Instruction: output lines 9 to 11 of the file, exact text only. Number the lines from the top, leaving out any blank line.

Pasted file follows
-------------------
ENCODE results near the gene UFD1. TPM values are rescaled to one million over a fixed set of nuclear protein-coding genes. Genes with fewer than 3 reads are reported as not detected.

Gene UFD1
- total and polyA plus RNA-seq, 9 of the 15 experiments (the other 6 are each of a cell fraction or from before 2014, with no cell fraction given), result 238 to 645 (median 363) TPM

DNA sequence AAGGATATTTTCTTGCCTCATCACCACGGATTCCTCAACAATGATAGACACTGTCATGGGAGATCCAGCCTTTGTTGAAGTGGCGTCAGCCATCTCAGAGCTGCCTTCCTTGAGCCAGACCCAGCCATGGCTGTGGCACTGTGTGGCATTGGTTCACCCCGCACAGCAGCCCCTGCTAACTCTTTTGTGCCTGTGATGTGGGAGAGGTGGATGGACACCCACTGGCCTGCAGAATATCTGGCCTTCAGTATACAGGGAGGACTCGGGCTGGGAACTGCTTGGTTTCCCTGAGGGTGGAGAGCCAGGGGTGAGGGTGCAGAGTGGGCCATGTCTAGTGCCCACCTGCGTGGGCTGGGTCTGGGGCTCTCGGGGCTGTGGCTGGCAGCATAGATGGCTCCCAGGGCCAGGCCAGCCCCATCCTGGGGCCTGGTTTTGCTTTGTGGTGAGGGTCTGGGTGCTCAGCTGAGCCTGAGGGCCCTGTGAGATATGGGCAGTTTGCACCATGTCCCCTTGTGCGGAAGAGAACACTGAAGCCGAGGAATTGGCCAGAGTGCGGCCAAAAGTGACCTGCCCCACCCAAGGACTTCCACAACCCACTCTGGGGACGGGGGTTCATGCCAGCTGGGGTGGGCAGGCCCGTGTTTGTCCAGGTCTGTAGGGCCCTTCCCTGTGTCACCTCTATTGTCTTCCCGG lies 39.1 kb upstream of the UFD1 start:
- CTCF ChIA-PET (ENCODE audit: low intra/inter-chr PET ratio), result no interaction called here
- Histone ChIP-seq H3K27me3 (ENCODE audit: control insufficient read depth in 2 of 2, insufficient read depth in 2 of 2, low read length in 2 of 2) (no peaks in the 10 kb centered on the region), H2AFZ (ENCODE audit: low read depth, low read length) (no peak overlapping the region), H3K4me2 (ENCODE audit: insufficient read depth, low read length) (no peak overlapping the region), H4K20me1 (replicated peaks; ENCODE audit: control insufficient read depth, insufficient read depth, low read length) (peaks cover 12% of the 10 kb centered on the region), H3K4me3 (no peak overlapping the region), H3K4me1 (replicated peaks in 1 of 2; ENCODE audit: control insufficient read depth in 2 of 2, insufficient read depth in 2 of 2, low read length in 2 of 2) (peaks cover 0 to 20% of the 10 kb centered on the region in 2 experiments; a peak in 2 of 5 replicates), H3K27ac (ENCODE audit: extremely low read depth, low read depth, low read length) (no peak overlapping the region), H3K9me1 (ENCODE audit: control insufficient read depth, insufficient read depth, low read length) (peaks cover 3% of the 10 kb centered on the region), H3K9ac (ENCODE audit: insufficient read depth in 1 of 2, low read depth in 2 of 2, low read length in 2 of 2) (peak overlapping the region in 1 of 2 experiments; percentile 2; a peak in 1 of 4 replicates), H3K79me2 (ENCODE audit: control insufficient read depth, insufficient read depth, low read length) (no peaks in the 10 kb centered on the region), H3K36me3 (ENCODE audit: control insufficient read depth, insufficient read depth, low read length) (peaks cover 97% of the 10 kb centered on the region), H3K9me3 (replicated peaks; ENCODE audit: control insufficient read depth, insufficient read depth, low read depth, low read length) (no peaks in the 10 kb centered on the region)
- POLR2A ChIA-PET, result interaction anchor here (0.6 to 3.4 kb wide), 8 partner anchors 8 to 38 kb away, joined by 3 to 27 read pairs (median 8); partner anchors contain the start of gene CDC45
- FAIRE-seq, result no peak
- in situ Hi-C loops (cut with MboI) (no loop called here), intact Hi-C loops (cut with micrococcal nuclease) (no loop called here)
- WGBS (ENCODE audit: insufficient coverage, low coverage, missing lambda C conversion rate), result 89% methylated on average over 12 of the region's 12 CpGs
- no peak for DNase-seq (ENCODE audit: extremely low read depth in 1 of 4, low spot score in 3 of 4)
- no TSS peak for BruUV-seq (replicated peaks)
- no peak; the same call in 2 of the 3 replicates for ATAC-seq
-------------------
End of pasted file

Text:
- in situ Hi-C loops (cut with MboI) (no loop called here), intact Hi-C loops (cut with micrococcal nuclease) (no loop called here)
- WGBS (ENCODE audit: insufficient coverage, low coverage, missing lambda C conversion rate), result 89% methylated on average over 12 of the region's 12 CpGs
- no peak for DNase-seq (ENCODE audit: extremely low read depth in 1 of 4, low spot score in 3 of 4)